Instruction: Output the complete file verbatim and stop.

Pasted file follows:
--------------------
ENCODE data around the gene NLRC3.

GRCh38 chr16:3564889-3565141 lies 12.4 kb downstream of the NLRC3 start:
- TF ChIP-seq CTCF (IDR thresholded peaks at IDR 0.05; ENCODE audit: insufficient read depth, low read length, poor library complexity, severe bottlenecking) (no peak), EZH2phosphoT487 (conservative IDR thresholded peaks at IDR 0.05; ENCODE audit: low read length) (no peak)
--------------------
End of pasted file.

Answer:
ENCODE data around the gene NLRC3.

GRCh38 chr16:3564889-3565141 lies 12.4 kb downstream of the NLRC3 start:
- TF ChIP-seq CTCF (IDR thresholded peaks at IDR 0.05; ENCODE audit: insufficient read depth, low read length, poor library complexity, severe bottlenecking) (no peak), EZH2phosphoT487 (conservative IDR thresholded peaks at IDR 0.05; ENCODE audit: low read length) (no peak)